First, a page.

When you have playtimes with your pet cat, try not to just toss one of her toys and then expect your pet to go after it or even wave it about. The idea of cat playtime is like how they would normally hunt. Back in the wilderness, non-domesticated cats like to stalk prey, slowly moving closer, and then pouncing on their unsuspecting target. When you use wand-type toys, try moving them haphazardly and then switch between slow and fast movements. Avoid dangling the toy right up your pet’s face because this is not how a prey will naturally behave.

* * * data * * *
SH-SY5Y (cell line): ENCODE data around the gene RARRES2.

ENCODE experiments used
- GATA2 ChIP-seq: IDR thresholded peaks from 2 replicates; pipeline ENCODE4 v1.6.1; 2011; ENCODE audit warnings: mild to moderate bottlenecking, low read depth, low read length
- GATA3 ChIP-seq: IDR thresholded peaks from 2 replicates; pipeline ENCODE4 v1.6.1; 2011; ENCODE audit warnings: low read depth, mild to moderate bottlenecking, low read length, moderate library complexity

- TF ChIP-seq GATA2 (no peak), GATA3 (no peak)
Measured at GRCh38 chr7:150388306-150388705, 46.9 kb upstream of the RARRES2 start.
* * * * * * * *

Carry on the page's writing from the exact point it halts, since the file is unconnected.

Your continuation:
Avoid keeping the same playthings out in a specific spot every time because this will guarantee that your pet will likely be bored with these toys. Cycle the toys by putting some away for about a week or perhaps even two, then take them out for your cat to use and play with again. This will make your pet think that she just got new news. You will not want to be doing this should your pet have a favorite plaything that she does not seem to get tired of and plays with every time.
Allot playtime for one, perhaps two, sessions per day, for about ten to twenty minutes long. This will allow you and your cat to be looking forward to having playtime together.
A sudden change in your pet’s behavior should prompt a visit to your veterinary clinic Plano, TX.